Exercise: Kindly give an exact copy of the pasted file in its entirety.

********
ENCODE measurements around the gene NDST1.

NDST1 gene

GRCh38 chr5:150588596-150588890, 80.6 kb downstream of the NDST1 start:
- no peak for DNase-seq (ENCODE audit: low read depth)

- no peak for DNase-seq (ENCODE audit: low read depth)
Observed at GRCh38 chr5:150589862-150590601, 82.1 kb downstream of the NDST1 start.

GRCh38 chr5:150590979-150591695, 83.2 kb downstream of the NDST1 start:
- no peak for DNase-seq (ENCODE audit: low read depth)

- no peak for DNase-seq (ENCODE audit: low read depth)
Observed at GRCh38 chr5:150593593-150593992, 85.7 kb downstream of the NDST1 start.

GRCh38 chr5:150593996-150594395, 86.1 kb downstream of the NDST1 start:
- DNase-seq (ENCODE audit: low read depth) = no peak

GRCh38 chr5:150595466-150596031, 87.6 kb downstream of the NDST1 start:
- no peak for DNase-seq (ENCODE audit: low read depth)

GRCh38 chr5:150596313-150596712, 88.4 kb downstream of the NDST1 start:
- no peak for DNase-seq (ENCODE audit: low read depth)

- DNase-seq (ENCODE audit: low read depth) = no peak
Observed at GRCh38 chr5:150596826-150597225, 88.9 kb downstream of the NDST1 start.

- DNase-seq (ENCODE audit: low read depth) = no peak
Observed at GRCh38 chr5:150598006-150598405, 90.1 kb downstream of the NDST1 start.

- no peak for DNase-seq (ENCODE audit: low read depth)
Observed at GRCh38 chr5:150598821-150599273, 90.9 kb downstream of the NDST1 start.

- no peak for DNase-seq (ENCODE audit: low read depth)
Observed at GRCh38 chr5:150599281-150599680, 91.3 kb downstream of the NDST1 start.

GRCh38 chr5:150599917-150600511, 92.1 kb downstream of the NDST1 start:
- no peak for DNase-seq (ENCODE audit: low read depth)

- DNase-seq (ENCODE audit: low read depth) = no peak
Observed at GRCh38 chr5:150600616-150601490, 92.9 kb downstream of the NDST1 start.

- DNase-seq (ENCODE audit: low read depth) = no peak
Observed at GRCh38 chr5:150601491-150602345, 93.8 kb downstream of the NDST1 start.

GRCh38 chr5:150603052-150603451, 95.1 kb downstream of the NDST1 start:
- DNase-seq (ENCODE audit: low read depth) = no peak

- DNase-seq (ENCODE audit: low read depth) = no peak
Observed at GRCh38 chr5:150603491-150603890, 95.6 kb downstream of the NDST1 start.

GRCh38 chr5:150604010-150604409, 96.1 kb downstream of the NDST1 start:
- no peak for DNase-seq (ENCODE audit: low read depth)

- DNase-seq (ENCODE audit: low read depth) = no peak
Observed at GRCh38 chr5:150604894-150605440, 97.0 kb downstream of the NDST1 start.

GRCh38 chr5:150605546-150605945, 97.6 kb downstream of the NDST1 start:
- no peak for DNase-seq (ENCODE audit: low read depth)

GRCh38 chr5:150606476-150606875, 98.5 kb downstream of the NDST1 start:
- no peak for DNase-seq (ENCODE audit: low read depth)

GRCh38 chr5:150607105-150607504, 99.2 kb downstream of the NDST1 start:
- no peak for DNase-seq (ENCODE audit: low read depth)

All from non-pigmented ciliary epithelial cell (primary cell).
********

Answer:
ENCODE measurements around the gene NDST1.

NDST1 gene

GRCh38 chr5:150588596-150588890, 80.6 kb downstream of the NDST1 start:
- no peak for DNase-seq (ENCODE audit: low read depth)

- no peak for DNase-seq (ENCODE audit: low read depth)
Observed at GRCh38 chr5:150589862-150590601, 82.1 kb downstream of the NDST1 start.

GRCh38 chr5:150590979-150591695, 83.2 kb downstream of the NDST1 start:
- no peak for DNase-seq (ENCODE audit: low read depth)

- no peak for DNase-seq (ENCODE audit: low read depth)
Observed at GRCh38 chr5:150593593-150593992, 85.7 kb downstream of the NDST1 start.

GRCh38 chr5:150593996-150594395, 86.1 kb downstream of the NDST1 start:
- DNase-seq (ENCODE audit: low read depth) = no peak

GRCh38 chr5:150595466-150596031, 87.6 kb downstream of the NDST1 start:
- no peak for DNase-seq (ENCODE audit: low read depth)

GRCh38 chr5:150596313-150596712, 88.4 kb downstream of the NDST1 start:
- no peak for DNase-seq (ENCODE audit: low read depth)

- DNase-seq (ENCODE audit: low read depth) = no peak
Observed at GRCh38 chr5:150596826-150597225, 88.9 kb downstream of the NDST1 start.

- DNase-seq (ENCODE audit: low read depth) = no peak
Observed at GRCh38 chr5:150598006-150598405, 90.1 kb downstream of the NDST1 start.

- no peak for DNase-seq (ENCODE audit: low read depth)
Observed at GRCh38 chr5:150598821-150599273, 90.9 kb downstream of the NDST1 start.

- no peak for DNase-seq (ENCODE audit: low read depth)
Observed at GRCh38 chr5:150599281-150599680, 91.3 kb downstream of the NDST1 start.

GRCh38 chr5:150599917-150600511, 92.1 kb downstream of the NDST1 start:
- no peak for DNase-seq (ENCODE audit: low read depth)

- DNase-seq (ENCODE audit: low read depth) = no peak
Observed at GRCh38 chr5:150600616-150601490, 92.9 kb downstream of the NDST1 start.

- DNase-seq (ENCODE audit: low read depth) = no peak
Observed at GRCh38 chr5:150601491-150602345, 93.8 kb downstream of the NDST1 start.

GRCh38 chr5:150603052-150603451, 95.1 kb downstream of the NDST1 start:
- DNase-seq (ENCODE audit: low read depth) = no peak

- DNase-seq (ENCODE audit: low read depth) = no peak
Observed at GRCh38 chr5:150603491-150603890, 95.6 kb downstream of the NDST1 start.

GRCh38 chr5:150604010-150604409, 96.1 kb downstream of the NDST1 start:
- no peak for DNase-seq (ENCODE audit: low read depth)

- DNase-seq (ENCODE audit: low read depth) = no peak
Observed at GRCh38 chr5:150604894-150605440, 97.0 kb downstream of the NDST1 start.

GRCh38 chr5:150605546-150605945, 97.6 kb downstream of the NDST1 start:
- no peak for DNase-seq (ENCODE audit: low read depth)

GRCh38 chr5:150606476-150606875, 98.5 kb downstream of the NDST1 start:
- no peak for DNase-seq (ENCODE audit: low read depth)

GRCh38 chr5:150607105-150607504, 99.2 kb downstream of the NDST1 start:
- no peak for DNase-seq (ENCODE audit: low read depth)

All from non-pigmented ciliary epithelial cell (primary cell).